For some courses, the transition period will be longer due to students currently enrolled in Math 157, who would need Math 158 in the fall, along with those who would still need Math 210.

“For example, if a student is a biology major and they’re in 157 right now, and they need 158 then we will teach 158 next fall, even though it’s one of the old courses, so the student can finish the math for their degree,” Lakins said. “There will also be one more fall offering of Math 210, that’s calc III. That will be for students who are currently in calc II, and if they succeed we want to give them a calc III. We don’t want to just take the course away from them.”

Lakins said current students who are successful in the courses they are taking this semester will have an easy time transitioning to the new system, but those who do not receive a C grade or higher may be forced to take a student initiated withdrawal in one class, because they will not be able to retake some of the current courses after this semester.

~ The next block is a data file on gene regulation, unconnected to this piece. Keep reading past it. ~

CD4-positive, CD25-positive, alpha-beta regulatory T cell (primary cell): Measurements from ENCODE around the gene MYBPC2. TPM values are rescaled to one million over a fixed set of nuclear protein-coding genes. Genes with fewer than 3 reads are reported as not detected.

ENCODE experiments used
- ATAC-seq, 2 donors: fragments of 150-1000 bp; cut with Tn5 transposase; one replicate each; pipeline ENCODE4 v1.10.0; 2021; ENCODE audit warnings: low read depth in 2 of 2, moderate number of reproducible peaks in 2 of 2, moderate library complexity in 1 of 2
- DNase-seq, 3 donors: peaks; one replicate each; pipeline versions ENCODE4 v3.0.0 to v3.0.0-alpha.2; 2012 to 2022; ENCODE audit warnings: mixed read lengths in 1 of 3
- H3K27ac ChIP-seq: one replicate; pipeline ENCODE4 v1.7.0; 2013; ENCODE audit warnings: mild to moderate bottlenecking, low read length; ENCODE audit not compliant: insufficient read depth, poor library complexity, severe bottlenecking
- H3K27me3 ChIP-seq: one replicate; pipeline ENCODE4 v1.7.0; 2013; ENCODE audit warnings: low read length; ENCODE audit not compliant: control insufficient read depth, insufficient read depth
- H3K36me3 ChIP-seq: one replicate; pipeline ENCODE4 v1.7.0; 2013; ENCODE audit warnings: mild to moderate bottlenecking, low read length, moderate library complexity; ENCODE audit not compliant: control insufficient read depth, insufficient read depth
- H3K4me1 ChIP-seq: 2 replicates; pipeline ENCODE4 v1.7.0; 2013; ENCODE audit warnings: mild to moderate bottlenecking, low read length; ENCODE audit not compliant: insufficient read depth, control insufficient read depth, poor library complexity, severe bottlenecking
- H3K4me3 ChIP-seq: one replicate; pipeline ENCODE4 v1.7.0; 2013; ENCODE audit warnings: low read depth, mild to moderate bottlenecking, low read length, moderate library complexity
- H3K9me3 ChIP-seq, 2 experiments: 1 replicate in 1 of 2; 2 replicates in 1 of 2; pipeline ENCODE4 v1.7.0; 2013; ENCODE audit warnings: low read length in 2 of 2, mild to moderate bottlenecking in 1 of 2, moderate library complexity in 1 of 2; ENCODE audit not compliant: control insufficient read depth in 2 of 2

“(Students) will hopefully be able to move on to the other, new class and do much better in that class,” Lakins said. “But one low grade doesn’t prevent you from graduating, even though it might look like a big deal at the time.”

Lakins and the rest of the department want to help students and said students could be moved into the new courses, if necessary.

Depending on the needs of students, there will be a class for a student at each level that will be recommended for the fall 2019 semester or after the changes are made. Students in need of 158 and 210 in the fall are recommended to take those courses then, and those in need of calculus I or II will be able to move into the new courses in the fall semester.

Lakins said the math department faculty want to make the transition easy for students and hope the new system will make taking math courses less stressful for them. Lakins said students with questions are welcome to contact her.

“We are making all these changes because we want our students to succeed,” Lakins said. “We really believe that making these changes will help us to achieve that goal.”